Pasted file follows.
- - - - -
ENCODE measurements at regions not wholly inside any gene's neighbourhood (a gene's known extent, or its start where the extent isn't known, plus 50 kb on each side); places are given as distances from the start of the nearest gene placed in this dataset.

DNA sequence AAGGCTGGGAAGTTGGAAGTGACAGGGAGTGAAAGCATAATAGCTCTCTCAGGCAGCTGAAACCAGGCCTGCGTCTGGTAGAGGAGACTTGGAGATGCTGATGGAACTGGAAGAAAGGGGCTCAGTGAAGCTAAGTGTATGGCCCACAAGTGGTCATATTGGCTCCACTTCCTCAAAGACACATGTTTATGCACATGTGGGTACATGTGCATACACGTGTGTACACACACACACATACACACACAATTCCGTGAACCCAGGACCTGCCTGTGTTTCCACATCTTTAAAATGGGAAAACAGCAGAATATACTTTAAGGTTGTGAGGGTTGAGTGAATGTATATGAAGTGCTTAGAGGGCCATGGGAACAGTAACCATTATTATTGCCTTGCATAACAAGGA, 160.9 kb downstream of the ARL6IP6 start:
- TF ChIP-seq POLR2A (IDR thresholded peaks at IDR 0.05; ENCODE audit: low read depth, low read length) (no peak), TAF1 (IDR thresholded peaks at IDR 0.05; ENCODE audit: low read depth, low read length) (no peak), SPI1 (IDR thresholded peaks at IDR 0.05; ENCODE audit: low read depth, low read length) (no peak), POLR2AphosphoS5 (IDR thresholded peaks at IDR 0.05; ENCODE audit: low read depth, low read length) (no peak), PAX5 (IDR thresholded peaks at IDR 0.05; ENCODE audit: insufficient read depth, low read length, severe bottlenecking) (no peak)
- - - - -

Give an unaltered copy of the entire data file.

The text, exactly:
ENCODE measurements at regions not wholly inside any gene's neighbourhood (a gene's known extent, or its start where the extent isn't known, plus 50 kb on each side); places are given as distances from the start of the nearest gene placed in this dataset.

DNA sequence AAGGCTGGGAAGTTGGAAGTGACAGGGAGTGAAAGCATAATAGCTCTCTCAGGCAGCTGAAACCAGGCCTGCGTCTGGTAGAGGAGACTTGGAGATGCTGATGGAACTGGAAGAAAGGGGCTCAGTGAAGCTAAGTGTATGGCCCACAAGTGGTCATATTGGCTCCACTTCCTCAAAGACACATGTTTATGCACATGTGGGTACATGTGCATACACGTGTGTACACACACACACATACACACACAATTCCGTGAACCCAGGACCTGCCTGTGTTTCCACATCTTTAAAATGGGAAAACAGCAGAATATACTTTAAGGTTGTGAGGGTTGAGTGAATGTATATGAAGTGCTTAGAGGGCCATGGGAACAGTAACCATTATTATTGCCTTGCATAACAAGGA, 160.9 kb downstream of the ARL6IP6 start:
- TF ChIP-seq POLR2A (IDR thresholded peaks at IDR 0.05; ENCODE audit: low read depth, low read length) (no peak), TAF1 (IDR thresholded peaks at IDR 0.05; ENCODE audit: low read depth, low read length) (no peak), SPI1 (IDR thresholded peaks at IDR 0.05; ENCODE audit: low read depth, low read length) (no peak), POLR2AphosphoS5 (IDR thresholded peaks at IDR 0.05; ENCODE audit: low read depth, low read length) (no peak), PAX5 (IDR thresholded peaks at IDR 0.05; ENCODE audit: insufficient read depth, low read length, severe bottlenecking) (no peak)